Think about THIS: Have you EVER had something chocolate that you DIDN’T like? Obviously, there are some chocolate things I like better than others, like dark chocolate over milk chocolate, but basically, if you’re a chocolate lover, it’s hard to dislike anything chocolate. And if I’m tasting a pastry chef’s creations, I want to experience something extraordinary. The other thing is that something can be LESS good and you still like it, BECAUSE it’s chocolate. That’s harder to do with white cake, for instance, or a crème brulée.

DC,
Merci bien! I really do feel like a dummy about not guessing that that was a whisk, especially since it was on the cover of DESSERT menu.

Read my comment to Emily to explain my no-chocolate rule.

Hi Lys,
I was having problems with IE and I changed to Firefox. Then I had different problems and changed to Google chrome. Things are basically okay…for the moment.

Thank you and let me know where you go and what you ate.

We went to 10Arts before Jennifer was on Top Chef. The food was okay, but I absolutely hated the setting. It was exactly like eating in the middle of a lobby. I wonder why. Oh, yeah, we WERE eating in the middle of the lobby. I felt it was really strange and the giant tv’s over the bar didn’t contribute to the fine dining atmosphere. But, of course, they were obviously trying for a different vibe there, which didn’t appeal to me.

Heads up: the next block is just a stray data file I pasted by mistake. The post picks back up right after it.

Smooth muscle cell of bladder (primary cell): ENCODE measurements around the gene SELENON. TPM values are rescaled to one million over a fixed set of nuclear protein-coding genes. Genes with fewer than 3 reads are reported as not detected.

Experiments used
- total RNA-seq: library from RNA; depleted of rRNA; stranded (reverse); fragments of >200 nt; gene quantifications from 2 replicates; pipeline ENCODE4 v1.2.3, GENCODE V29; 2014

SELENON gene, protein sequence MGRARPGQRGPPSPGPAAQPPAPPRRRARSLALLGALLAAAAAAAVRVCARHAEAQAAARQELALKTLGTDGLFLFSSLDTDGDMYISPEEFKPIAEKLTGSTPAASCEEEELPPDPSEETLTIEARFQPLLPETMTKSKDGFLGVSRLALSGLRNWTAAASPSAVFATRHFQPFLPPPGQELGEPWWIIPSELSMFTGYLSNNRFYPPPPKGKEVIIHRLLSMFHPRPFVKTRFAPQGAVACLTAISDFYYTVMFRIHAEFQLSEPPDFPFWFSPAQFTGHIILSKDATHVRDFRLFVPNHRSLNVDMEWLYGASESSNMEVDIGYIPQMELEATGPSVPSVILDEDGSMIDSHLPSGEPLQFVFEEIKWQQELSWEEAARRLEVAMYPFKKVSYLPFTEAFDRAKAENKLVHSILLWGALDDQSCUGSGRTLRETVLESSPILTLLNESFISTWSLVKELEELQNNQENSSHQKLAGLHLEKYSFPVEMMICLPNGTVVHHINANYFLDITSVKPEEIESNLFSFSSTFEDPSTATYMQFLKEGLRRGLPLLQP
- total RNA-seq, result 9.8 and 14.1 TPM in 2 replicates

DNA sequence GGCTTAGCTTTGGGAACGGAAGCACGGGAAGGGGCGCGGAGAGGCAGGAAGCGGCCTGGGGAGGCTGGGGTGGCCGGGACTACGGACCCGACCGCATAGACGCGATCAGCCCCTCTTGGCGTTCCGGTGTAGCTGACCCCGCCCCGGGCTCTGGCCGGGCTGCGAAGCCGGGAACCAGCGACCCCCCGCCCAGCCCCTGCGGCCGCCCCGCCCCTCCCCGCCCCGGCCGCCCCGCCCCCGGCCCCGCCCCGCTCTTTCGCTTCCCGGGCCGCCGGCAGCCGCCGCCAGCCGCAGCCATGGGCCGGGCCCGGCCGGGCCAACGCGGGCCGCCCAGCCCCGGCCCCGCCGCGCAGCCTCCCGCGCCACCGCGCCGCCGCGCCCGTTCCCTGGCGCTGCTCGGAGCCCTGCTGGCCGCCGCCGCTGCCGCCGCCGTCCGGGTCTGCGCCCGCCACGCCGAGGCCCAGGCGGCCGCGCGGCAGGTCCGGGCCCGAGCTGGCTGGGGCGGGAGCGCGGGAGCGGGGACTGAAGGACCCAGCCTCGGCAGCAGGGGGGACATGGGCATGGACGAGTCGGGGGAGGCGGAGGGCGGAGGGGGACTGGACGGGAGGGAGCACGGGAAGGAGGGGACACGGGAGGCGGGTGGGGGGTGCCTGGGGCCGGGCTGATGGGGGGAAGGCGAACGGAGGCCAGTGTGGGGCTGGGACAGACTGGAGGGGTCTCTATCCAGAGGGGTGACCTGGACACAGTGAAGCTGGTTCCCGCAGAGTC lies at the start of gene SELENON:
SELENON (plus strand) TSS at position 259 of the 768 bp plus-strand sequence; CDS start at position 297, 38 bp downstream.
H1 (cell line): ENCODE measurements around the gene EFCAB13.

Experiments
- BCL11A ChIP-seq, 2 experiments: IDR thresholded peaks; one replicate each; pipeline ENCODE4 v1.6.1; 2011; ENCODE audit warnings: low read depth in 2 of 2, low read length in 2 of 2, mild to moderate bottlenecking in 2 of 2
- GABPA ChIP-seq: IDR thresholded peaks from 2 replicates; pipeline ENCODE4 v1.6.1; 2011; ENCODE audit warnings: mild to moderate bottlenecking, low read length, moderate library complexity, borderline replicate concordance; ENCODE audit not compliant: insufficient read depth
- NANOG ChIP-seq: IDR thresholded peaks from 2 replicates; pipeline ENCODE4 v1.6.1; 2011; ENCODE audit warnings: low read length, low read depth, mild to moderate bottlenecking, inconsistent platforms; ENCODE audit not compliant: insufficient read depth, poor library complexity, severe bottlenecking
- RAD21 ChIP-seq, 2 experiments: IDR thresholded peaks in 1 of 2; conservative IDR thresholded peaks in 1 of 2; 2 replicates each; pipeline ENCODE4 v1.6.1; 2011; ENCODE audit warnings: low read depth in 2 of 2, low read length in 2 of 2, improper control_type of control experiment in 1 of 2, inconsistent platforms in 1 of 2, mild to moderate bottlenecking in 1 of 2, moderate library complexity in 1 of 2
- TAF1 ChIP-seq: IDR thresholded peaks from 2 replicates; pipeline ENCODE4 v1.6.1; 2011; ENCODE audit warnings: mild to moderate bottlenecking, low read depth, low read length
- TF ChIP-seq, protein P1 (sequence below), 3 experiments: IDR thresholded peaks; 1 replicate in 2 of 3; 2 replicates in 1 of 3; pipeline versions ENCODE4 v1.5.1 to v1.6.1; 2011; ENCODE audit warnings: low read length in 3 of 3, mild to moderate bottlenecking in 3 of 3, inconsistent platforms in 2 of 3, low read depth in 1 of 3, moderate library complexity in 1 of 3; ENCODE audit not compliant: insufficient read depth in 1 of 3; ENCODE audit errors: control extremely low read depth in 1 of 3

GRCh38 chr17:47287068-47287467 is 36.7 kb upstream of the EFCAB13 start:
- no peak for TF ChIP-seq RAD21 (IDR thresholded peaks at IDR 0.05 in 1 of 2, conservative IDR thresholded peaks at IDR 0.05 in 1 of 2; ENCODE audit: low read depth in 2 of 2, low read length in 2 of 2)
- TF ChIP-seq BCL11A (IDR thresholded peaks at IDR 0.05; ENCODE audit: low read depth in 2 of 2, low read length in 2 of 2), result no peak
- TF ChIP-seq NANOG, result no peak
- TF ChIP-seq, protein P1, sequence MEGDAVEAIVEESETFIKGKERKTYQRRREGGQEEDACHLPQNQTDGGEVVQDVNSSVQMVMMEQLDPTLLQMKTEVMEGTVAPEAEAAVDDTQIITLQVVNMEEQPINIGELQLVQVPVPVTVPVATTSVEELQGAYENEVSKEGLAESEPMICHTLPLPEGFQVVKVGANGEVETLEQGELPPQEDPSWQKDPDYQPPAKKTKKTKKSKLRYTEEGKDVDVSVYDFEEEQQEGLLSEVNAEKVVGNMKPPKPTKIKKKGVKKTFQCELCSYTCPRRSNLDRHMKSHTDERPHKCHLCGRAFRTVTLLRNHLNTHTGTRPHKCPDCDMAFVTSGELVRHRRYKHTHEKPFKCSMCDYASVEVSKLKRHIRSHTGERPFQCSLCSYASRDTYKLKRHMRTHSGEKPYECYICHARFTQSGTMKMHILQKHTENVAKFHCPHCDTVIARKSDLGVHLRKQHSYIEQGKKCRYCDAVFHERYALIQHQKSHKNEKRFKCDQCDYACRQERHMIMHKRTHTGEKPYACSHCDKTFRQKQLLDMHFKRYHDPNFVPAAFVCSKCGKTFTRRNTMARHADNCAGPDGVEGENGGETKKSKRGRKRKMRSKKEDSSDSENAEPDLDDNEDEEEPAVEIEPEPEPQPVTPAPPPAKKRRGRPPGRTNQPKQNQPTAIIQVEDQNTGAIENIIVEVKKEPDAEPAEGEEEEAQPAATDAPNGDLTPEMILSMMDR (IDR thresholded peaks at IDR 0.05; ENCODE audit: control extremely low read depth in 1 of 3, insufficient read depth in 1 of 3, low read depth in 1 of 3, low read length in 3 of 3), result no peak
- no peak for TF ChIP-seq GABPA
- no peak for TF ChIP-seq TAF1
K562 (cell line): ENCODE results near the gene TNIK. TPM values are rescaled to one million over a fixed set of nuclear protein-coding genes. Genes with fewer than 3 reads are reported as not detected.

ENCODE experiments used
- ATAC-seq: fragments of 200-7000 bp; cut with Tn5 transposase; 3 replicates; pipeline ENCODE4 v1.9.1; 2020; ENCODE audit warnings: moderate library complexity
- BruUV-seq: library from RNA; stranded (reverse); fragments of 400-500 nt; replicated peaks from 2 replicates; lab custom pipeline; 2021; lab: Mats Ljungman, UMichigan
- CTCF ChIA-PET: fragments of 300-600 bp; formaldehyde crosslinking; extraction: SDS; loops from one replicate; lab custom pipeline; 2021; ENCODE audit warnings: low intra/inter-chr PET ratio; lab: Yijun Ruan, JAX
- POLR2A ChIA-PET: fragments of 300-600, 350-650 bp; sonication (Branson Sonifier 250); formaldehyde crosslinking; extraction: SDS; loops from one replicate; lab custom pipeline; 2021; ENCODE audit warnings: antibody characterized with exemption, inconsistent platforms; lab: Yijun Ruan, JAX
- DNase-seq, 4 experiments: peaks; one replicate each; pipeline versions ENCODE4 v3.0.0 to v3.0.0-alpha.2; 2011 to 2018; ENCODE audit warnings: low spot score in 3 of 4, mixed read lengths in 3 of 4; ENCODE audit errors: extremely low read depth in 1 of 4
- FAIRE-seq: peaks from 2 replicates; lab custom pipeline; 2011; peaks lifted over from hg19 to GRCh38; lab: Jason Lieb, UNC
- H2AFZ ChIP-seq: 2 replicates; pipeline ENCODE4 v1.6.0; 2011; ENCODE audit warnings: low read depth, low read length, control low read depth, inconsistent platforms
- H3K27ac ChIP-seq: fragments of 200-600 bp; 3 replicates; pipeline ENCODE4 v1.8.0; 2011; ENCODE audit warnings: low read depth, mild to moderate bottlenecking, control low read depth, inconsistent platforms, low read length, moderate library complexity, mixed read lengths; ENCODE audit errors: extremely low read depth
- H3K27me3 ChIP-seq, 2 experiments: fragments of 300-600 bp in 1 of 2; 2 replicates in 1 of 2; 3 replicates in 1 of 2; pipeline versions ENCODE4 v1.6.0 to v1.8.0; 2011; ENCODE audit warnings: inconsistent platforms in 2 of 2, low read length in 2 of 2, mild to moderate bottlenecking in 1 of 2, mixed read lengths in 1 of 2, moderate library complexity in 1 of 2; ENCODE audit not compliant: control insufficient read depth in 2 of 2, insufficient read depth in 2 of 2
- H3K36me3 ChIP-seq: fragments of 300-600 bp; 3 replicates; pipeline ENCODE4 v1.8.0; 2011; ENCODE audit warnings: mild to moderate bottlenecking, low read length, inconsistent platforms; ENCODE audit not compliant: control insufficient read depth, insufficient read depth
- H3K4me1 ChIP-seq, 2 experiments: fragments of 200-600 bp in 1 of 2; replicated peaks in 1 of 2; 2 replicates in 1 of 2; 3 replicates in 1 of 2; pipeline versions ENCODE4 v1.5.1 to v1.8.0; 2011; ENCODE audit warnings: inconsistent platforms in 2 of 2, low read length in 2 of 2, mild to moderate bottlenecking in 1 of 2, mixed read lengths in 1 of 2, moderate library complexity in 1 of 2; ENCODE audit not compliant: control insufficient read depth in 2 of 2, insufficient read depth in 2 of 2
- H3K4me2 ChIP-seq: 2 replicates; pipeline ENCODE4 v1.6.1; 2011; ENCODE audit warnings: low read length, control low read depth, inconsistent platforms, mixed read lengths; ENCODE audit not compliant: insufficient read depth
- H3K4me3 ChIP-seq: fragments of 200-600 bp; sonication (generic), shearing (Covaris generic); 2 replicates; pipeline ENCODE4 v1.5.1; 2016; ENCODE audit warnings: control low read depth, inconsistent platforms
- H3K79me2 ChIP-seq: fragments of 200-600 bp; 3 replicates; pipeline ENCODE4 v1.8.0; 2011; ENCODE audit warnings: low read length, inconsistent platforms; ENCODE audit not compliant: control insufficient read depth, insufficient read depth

Rach,
Thanks for the good wishes. And, yup, NY water is good!

That is soooo funny about the camera. I know exactly what you mean.

Amy,
We had the cheaper prix fixe menu which was $110 for 4 courses. It was a bit more than half a grand, which sounds absurdly a lot, but we DID have an extravagant, for us, bottle of wine. That doesn’t begin to be $100 per entrée...that's my story and I'm sticking to it.

Tom said...

Hi Sue,

Happy Anniversary! A very nice choice for wine. I'm always happy when people ask sommeliers for advice and then take it. It also never hurts to have a cute sommelier -- something that happens more often these days!

Totally with you on the chocolate dessert. In the late 1990s here in DC everyone was serving the same chocolate cakes as desserts and you could swear they were all made by the same person. That's changed, but the problem is that the chocolate thing is often the most appealing thing on a dessert menu. (btw, the dessert you had sounds a lot like one that Michel Richard makes at Citronelle)

I haven't been to Ripert's DC restaurant yet. The reviews are mixed but I'll have to check it out. Why don't you come down and see how it compares?

Ciao Chow Linda said...

Happy Anniversary. We went to Le Bernardin last year and it was without a doubt, one of the best meals of my life. The sommelier is still the same I'm happy to see. And I did see right away that it was a whisk with egg whites or whipped cream.

Sue said...

Thanks Tom. I’m so glad you liked his choice of wine. He was too cute to suggest a bad one. (Actually, I guess he could get away with that more than an old troll could.)

I'm so happy that you understand my chocolate ban, but I’d love to have that dessert at Citronelle AND try Ripert’s DC restaurant too.

Hi Linda,
I’m glad you got the cute sommelier too. And NOW I feel even worse about not guessing the whisk. How did I miss that?